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Whisky jobs… Calum Fraser talks master blenders

Whisky jobs… Calum Fraser talks master blenders

As Master Blender, Calum Fraser is the quality custodian for The Famous Grouse, Scotland’s most popular Scotch whisky. We asked him to tell us more about the day-to-day and what qualities are required to succeed in the role…

As a Scotsman, I don’t think there’s any better industry to work in than Scotch whisky. It’s an industry that has a global reach and the passion that people have for it is amazing. It gives you a real feel-good factor that you’re very much at the centre of it.

My role involves ensuring every dram of The Famous Grouse (either at home, in a bar or restaurant) is as enjoyable as the last dram for our consumer. Being able to detect flavours and consistently describe them is obviously an important part of the role. It perhaps isn’t as difficult as people think but it does take and experience.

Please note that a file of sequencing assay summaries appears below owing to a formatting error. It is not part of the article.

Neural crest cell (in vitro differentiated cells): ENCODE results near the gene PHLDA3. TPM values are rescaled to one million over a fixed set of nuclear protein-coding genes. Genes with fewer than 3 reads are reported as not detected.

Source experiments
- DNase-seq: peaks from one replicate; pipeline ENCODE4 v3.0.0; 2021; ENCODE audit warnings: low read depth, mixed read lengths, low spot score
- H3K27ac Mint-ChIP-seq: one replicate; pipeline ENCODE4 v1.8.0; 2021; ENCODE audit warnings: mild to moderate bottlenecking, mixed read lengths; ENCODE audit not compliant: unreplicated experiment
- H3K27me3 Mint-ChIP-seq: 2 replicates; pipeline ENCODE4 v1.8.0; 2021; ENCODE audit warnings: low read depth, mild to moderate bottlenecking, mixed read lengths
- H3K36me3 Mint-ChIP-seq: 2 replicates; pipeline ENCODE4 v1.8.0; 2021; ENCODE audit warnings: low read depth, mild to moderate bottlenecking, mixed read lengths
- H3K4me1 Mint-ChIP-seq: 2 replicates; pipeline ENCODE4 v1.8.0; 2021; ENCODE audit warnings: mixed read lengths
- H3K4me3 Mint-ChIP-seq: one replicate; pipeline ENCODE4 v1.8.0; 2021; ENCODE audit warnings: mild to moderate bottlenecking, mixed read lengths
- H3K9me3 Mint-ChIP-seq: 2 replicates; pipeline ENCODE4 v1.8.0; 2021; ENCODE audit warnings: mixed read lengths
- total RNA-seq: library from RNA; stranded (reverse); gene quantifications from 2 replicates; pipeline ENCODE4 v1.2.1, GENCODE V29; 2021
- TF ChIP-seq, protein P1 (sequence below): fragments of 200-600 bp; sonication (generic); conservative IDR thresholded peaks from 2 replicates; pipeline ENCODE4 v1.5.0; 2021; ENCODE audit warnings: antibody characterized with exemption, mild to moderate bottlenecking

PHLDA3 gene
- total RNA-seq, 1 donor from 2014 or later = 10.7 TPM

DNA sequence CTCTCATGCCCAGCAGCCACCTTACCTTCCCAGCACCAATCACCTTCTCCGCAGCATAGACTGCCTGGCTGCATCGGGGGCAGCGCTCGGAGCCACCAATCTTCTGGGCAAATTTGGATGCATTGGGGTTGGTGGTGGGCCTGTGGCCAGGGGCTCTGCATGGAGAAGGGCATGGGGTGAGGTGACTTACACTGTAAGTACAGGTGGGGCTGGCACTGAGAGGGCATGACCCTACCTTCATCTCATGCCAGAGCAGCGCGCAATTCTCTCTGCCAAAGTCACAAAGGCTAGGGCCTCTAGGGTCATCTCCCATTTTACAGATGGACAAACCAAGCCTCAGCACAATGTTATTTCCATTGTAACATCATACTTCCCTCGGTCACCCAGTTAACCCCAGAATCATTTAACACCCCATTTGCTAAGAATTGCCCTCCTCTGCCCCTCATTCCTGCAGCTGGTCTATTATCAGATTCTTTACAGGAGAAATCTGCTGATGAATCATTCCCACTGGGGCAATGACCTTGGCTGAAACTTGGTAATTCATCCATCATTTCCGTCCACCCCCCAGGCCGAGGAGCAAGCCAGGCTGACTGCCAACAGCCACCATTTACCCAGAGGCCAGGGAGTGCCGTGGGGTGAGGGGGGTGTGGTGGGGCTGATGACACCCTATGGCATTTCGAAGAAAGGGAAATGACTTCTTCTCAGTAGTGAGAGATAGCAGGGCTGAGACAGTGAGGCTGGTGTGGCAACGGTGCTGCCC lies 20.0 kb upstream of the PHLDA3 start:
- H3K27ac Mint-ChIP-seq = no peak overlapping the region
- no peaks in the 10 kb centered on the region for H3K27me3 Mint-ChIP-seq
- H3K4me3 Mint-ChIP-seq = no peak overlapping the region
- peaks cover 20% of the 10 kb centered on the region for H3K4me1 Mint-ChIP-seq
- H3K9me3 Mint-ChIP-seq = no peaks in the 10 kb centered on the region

My primary function is to ensure consistent quality in the spirit is maintained from grain to glass, allowing The Famous Grouse to deliver consistency in a world which is continually evolving. This means continuously reviewing each point of the supply chain – raw materials, new make spirit at several malt and grain distilleries, the oak casks prior to filling, the oak casks post filling, mature casks, vat samples, bottled product – i.e. not leaving any quality stone unturned in the quest to deliver the renowned signature style.

A normal day in 106 Sample Room (the blending HQ for the The Famous Grouse in Glasgow) involves the requirement to nose hundreds of samples per day covering different parts of the whisky supply process. For example: new make spirit, mature cask samples that go towards making a batch of The Famous Grouse Finest, bottling vat samples, cask samples from the many trials we currently have running, processing water samples on-site. In summary, the role varies greatly and there is no typical working day!